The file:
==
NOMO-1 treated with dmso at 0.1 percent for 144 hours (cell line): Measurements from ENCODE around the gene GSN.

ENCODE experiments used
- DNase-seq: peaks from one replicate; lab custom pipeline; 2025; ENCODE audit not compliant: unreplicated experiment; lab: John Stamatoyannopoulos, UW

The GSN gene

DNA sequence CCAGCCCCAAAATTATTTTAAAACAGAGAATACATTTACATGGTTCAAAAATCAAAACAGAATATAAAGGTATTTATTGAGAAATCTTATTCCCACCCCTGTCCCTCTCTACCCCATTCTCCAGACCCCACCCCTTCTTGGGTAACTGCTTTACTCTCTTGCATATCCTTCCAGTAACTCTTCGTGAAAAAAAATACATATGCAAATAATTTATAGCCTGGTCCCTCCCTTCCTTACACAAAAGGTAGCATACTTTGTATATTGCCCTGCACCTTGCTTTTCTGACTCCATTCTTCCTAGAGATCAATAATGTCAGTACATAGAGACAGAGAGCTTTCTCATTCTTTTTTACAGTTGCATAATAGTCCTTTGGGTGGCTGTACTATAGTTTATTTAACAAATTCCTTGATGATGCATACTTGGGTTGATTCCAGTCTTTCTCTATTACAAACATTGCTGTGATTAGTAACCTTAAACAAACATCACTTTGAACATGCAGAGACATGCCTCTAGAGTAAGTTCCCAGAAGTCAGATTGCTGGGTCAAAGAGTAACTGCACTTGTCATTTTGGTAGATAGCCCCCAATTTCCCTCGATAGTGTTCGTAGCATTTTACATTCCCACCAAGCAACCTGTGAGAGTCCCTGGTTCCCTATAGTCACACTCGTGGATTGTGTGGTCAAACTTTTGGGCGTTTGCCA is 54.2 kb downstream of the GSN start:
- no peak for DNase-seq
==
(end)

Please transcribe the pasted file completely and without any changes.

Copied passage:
NOMO-1 treated with dmso at 0.1 percent for 144 hours (cell line): Measurements from ENCODE around the gene GSN.

ENCODE experiments used
- DNase-seq: peaks from one replicate; lab custom pipeline; 2025; ENCODE audit not compliant: unreplicated experiment; lab: John Stamatoyannopoulos, UW

The GSN gene

DNA sequence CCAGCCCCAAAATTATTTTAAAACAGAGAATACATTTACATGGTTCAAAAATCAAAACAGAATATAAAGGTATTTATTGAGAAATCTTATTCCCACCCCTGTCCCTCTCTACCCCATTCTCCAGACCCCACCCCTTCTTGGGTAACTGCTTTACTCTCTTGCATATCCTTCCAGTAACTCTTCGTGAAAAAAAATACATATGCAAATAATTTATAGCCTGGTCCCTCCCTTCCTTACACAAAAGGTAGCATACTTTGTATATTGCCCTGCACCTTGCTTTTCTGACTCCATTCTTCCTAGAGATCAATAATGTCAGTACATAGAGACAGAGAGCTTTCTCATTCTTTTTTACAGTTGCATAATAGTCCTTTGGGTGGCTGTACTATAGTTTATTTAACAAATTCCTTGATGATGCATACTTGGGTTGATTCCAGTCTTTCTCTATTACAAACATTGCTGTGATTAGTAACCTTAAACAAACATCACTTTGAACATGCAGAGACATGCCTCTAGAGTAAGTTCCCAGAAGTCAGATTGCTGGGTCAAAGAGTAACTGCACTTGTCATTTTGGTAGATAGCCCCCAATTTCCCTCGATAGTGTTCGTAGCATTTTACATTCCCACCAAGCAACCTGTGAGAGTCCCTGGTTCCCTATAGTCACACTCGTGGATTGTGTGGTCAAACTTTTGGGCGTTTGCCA is 54.2 kb downstream of the GSN start:
- no peak for DNase-seq